Excellent answer. I have found also that although our creator has no physical manifestations, the masculine nature of God is revealed slowly to us in scripture. This leading up to the incarnation who is most certainly Male but more so, masculine with the characteristics of the Male Gender, (Self Sacrifice “ I give my Life for you) leaving us to be the Feminine in that relationship with the Characteristics of the female Nature. (Submission “Let it be done to me according to your will”). Who is to say wether or not Adam or Eve had navels, If I were him, I would have added one. – Marc Apr 10 '15 at 13:00
  • @Marc No physical manifestations? Have you forgotten that Messiah is the very form of the invisible God? – Andrew Apr 10 '15 at 16:19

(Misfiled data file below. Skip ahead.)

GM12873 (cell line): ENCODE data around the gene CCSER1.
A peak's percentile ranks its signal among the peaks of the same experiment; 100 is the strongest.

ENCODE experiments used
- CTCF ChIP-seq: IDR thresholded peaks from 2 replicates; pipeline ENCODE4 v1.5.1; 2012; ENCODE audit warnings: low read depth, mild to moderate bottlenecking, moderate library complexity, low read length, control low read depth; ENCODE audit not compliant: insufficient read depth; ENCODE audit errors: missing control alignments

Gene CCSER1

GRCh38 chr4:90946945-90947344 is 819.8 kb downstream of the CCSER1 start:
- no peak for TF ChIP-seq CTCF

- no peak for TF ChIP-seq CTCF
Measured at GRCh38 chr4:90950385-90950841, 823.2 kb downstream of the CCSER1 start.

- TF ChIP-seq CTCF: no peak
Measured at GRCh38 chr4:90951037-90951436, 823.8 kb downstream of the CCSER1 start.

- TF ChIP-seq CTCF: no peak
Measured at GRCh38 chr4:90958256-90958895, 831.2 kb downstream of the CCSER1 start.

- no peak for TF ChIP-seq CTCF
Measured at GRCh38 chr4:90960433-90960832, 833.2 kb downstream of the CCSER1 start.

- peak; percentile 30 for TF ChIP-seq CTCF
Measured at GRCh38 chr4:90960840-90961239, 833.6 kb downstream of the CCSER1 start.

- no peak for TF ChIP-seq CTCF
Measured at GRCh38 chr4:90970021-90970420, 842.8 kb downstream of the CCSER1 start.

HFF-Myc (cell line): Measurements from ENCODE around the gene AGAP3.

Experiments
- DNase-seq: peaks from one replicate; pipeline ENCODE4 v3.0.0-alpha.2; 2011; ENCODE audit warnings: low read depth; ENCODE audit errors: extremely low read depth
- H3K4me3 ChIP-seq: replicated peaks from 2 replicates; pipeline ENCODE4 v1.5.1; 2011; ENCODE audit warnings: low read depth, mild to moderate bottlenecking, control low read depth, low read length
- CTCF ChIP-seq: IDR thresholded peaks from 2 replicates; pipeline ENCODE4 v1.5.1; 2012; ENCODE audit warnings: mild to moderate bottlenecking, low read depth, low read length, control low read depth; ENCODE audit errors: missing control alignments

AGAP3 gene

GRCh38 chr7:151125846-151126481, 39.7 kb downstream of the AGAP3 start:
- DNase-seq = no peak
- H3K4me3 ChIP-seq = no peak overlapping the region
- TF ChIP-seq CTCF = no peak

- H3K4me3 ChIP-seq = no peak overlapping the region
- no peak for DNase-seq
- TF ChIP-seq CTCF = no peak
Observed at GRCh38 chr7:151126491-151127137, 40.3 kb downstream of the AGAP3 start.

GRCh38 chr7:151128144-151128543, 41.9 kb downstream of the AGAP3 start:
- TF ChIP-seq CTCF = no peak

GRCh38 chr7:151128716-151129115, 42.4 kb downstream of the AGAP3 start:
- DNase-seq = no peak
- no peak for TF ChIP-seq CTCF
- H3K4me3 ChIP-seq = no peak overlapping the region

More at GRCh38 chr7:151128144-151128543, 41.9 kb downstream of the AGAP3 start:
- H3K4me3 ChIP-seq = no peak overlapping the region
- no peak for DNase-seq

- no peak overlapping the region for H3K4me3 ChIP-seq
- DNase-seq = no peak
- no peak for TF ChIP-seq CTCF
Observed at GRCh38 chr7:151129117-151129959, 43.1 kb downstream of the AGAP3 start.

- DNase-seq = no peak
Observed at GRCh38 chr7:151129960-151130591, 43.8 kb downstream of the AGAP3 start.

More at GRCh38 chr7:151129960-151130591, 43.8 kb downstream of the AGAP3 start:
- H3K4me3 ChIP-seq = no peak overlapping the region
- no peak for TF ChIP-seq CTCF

• 3
    Yes Andrew, however that Physical manifestation was assumed after creation was completed. It is the "Who", that Christ is, not the "what" that Christ is refering to when he says "when you see me you see the Father". Perhaps you percieve another Christology where the incarnation and God the father both assume flesh? Please check out this link to understand the Communicatio Idiomatum. I believe the view is shared with most Christians with some exceptions.newadvent.org/cathen/04169a.htm – Marc Apr 10 '15 at 16:31
7

In the first place, I'm not sure what sort of "endorsement" you have in mind. There's no indication that I can find that either Pope Julius or any subsequent pope either endorsed or condemned the painting on theological grounds, nor indeed that any pope declared that it had any content which had to be interpreted theologically.